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Green Hills spins out military Integrity for masses

Green Hills spins out military Integrity for masses
Green Hills spins out military Integrity for masses 

By Timothy Prickett Morgan 
The Register
5th December 2008

The military has always had better security than we can get on our 
computers, and Green Hills Software, a provider of a real-time, secure 
operating system called Integrity, wants to change that. To that end, 
the company has spun its Integrity operating system into a wholly owned 
subsidiary called Integrity Global Security and has set it loose with 
the job of becoming a kind of security abstraction layer for Windows, 
Linux, and Solaris guest operating systems on x64 iron.

David Chandler, who was vice president of sales of Green Hills and 
helped push the company up above $100m in sales, has been tapped as 
chief executive officer of the new unit, which is going to try to take 
Integrity mainstream. Thus far, Integrity has been used mainly in 
embedded systems and usually in military equipment. Chandler concedes 
that Green Hills came late to the embedded systems market, but with more 
than $100m in sales and profits to boot, the company is doing as well as 
its peers, who do not generally focus on security as their driving 

Green Hills was founded in 1982 by Dan O'Dowd, but didn't get into the 
operating system business for the embedded market until the mid-1990s. 
The Integrity operating system was announced in 1997 and was significant 
at the time because it allowed multiple applications to run in a secure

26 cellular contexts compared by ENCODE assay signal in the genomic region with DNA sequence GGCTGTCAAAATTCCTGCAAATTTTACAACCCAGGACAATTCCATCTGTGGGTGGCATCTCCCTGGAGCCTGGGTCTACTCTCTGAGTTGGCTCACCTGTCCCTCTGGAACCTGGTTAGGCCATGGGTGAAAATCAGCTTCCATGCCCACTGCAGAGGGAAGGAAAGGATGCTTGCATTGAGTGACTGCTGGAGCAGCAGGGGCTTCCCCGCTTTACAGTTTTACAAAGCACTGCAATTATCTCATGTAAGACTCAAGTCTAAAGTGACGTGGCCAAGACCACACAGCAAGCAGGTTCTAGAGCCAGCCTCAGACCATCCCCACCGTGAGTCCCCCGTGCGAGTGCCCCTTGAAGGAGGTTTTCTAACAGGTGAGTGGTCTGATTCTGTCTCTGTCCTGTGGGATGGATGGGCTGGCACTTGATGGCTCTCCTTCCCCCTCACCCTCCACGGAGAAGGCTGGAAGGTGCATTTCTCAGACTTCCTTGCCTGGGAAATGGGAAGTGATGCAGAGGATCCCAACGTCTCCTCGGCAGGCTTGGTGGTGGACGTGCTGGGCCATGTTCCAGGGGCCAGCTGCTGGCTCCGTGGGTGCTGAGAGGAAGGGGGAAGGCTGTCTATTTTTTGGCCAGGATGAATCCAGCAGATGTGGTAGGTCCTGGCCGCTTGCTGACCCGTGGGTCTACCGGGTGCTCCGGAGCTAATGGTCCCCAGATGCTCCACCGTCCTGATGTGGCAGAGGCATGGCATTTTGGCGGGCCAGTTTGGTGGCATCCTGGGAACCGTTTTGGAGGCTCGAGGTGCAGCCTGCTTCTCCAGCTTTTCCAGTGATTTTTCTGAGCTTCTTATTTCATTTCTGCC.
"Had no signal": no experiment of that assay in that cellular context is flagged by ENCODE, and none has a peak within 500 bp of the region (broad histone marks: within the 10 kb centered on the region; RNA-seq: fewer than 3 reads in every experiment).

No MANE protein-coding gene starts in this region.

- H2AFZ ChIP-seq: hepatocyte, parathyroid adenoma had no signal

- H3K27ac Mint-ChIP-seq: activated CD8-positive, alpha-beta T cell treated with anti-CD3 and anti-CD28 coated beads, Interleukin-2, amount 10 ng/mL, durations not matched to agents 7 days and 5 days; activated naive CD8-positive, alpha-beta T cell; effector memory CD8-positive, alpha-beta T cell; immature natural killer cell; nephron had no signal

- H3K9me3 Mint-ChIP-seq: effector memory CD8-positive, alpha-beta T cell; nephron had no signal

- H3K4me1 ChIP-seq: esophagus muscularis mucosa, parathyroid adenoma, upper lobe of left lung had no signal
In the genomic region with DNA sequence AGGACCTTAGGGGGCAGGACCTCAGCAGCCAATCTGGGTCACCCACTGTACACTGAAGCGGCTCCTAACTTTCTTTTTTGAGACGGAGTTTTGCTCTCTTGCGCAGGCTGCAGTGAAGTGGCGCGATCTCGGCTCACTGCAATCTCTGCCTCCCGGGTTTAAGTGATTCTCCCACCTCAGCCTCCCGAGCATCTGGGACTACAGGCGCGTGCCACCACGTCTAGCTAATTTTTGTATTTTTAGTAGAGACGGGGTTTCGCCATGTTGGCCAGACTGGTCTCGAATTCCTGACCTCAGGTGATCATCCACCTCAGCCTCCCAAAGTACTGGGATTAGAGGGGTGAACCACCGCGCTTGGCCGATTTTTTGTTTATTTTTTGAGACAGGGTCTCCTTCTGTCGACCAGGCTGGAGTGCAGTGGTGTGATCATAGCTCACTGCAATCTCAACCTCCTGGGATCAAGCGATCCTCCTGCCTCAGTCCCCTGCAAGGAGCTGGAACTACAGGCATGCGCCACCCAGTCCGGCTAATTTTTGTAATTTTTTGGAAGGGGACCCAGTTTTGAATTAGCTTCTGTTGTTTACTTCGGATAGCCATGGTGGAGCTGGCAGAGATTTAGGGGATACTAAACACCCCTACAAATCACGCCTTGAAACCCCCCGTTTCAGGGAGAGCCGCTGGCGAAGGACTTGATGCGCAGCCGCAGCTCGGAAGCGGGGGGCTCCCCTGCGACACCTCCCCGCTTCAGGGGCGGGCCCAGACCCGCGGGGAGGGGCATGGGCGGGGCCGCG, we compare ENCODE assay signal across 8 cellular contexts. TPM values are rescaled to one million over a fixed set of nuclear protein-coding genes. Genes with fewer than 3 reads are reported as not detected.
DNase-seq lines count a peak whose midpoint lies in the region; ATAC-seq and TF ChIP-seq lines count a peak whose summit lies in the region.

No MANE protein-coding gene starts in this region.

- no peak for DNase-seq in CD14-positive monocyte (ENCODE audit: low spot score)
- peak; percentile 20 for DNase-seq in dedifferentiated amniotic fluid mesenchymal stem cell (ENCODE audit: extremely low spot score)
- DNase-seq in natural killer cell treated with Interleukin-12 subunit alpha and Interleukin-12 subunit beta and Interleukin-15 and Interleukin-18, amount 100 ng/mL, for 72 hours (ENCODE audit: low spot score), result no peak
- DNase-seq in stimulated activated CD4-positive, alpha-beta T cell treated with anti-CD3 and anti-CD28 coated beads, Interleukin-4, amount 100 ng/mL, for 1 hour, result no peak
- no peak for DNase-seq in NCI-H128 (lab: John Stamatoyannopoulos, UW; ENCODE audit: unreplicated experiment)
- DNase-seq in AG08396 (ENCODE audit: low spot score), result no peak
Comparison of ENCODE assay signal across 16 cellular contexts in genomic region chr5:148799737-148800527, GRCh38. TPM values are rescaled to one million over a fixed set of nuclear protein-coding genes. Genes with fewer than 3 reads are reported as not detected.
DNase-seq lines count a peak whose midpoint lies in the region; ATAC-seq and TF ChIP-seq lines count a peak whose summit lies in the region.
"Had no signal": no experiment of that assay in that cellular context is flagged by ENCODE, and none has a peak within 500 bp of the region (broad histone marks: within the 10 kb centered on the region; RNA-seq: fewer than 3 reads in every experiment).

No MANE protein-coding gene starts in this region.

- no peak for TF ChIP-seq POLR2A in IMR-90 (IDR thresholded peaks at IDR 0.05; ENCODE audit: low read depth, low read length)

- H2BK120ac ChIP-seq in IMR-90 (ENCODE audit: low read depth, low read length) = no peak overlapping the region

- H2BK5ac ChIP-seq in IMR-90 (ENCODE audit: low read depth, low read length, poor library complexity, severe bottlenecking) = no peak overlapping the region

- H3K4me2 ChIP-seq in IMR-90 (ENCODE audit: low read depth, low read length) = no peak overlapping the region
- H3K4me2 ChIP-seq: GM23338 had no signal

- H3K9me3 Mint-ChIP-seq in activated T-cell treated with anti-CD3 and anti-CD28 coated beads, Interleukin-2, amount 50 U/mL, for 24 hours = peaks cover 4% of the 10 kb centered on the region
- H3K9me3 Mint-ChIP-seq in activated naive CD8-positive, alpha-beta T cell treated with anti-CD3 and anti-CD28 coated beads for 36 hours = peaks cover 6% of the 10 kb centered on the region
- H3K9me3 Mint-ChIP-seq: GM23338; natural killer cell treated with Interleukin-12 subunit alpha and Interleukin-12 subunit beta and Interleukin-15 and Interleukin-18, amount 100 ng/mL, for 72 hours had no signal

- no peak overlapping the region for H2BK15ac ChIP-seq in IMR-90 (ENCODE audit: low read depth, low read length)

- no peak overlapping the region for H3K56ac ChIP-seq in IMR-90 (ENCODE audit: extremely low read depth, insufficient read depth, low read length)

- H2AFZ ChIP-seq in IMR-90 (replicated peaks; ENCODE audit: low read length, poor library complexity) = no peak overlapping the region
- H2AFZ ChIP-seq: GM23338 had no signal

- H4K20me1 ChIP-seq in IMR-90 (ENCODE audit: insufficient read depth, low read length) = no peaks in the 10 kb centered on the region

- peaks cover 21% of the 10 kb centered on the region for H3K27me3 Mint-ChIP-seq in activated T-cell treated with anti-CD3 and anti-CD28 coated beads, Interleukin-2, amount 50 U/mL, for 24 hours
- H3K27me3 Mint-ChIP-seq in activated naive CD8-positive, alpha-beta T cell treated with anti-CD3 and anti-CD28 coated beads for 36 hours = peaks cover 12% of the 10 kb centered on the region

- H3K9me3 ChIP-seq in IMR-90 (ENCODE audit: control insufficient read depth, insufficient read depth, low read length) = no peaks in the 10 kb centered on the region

and predicable way on a single processor because its "secure separation 
architecture" was created from the ground up to guarantee specific CPU 
resources to multiple applications and to rank which applications get 
priority over others.

This is kind of important in a weapons system, which is why Lockheed 
Martin chose the Integrity real-time OS for use in America's B1-B 
bomber. The software is in use today in the F-16, F-22, and F-35 
fighters deployed by the American military and is also used in the new 
Airbus 380 and Boeing 787 commercial aircraft. The Integrity OS runs on 
x86/x64, ARM, and PowerPC processors and has a POSIX interface, which 
allows Unix apps to run on it. Integrity has its own native interface as 

The Integrity OS is the first - and according to Chandler, the only - 
operating system to be certified at the EAL 6+ security level by the 
Common Criteria security rankings. "Integrity is for environments where 
you expect hostile, repeated attempts to breach security," explains 
Chandler. (You can see the Common Criteria certifications here [1] for 
all kinds of software and appliances).



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